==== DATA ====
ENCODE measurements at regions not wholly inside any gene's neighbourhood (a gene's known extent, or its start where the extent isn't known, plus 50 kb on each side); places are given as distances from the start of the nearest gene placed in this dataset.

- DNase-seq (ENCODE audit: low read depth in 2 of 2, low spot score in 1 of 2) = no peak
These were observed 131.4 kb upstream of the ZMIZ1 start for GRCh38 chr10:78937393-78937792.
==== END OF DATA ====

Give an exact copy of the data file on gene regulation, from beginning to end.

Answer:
ENCODE measurements at regions not wholly inside any gene's neighbourhood (a gene's known extent, or its start where the extent isn't known, plus 50 kb on each side); places are given as distances from the start of the nearest gene placed in this dataset.

- DNase-seq (ENCODE audit: low read depth in 2 of 2, low spot score in 1 of 2) = no peak
These were observed 131.4 kb upstream of the ZMIZ1 start for GRCh38 chr10:78937393-78937792.